The pain was not intense yet. That good old nerve block was still lingering. I took a bath with one foot hanging out the side of the tub. I love a warm bath to calm any tense muscles from the stress. I also figured out that if I lie back in the tub, I can wash my hair. I was not permitted to wet the foot for two weeks.
Icing the foot is essential at the beginning. I placed the ice over the bandages to keep it cool. At no time should your toes be dark in colour. If that happens, your bandages are too tight. You need to loosen them asap and call your doctor. Do not wait.
Seven days later
Doctor follow-ups for me were at week 1, week 2, week 4 and week 6. I did not put the foot down for a while. Though there was not much pain at all, it was recommended that I do not place the foot down right away. No driving for one month as this was my driving foot. If not, two weeks is enough. Keep in mind your bones do not finish connecting for one month. Be very careful the first month. I purchased a trolley that I used around the house; this is fun but not worth it since I only needed it for a few weeks.
Keep the boot the doctor provides on all the time to protect your foot. Banging it will be worse. Trust me!!
One month later
Dr. Lee gave me the green light to drive after one month. At this point, your foot is still swollen, but the danger of messing it up was gone. It is a question of time before you get back to normal, but if you wear your boot cast, you can pretty much get back to living.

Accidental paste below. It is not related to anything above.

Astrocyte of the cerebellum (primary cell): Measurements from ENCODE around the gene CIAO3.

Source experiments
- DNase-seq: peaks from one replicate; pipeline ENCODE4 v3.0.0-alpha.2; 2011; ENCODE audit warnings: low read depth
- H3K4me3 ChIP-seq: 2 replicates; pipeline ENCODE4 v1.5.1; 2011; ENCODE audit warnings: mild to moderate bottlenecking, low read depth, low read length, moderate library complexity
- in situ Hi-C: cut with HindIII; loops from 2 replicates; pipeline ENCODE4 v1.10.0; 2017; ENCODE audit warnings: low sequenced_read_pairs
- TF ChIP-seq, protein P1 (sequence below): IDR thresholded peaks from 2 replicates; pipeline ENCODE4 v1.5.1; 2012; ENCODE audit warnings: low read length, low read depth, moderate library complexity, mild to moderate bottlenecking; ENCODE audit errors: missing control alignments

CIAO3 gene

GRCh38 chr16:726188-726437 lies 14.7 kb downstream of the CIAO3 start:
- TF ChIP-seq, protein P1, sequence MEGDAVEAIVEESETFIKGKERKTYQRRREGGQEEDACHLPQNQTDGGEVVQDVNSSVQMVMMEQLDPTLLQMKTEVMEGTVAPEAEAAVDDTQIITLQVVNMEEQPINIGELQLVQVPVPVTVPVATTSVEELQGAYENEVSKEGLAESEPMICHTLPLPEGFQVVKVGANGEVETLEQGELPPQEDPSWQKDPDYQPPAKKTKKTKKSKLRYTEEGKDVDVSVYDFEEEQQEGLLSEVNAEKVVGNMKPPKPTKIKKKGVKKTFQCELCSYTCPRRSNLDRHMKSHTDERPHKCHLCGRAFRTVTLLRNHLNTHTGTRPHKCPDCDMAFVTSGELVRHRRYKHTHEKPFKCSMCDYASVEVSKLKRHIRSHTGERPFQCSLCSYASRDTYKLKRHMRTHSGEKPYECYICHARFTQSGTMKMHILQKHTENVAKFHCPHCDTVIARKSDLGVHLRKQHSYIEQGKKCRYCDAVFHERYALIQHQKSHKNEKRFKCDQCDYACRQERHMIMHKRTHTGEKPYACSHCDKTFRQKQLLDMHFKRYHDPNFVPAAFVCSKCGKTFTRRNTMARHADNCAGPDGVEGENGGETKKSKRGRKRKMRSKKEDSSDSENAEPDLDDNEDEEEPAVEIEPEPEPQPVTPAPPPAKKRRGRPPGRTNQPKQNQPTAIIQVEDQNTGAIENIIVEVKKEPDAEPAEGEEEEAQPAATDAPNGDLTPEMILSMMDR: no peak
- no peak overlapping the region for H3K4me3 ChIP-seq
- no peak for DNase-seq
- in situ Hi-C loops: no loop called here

I started exercising lightly on a yoga mat at the two-week point. I started getting back to walking at the one-month mark.
Some things to remember:
You will not be able to put your shoe on for a few months. I purchased a zip-up pair at Walmart in a size bigger than I normally take. As the swelling goes down, you can try your various shoes. As I write this, I am at the ten-week mark. I can wear a few pairs but not all my shoes fit. The foot is still a little swollen. I can wear my running shoes.
One of the mistakes I made was wearing my new less structured shoes from Walmart too much. Those of us with foot issues often have "ugly" shoes that are great for miserable feet. The ugly orthopedic shoes are what you want when you get back into life. I wore Birkenstocks and Hoka runner prior to the surgery. Those are the shoes that make it possible to walk 40 mins twice a day ten weeks post-op.
Caring for your incision
Vitamin E is your new best friend. Apply this to the site as soon as you get cleared by the doctor to do so. Usually at the two-week mark when the stitches come out.
I was advised to massage the incision site to make sure the scar did not stick to the muscles. Please consult your doctor for him to show you how to do this carefully. I always massage the whole foot in coconut oil and or Vitamin E oil. It helps to diminish the appearance of the scar.
For the most part, there was little pain for me. I am back on my feet ten weeks later. I only run into pain if I wear shoes that are not designed for "special needs" feet. The pre-op shoes that helped you keep the pain at bay will help you now. My only mistake did not realize this for about two weeks, and I suffered from achy feet.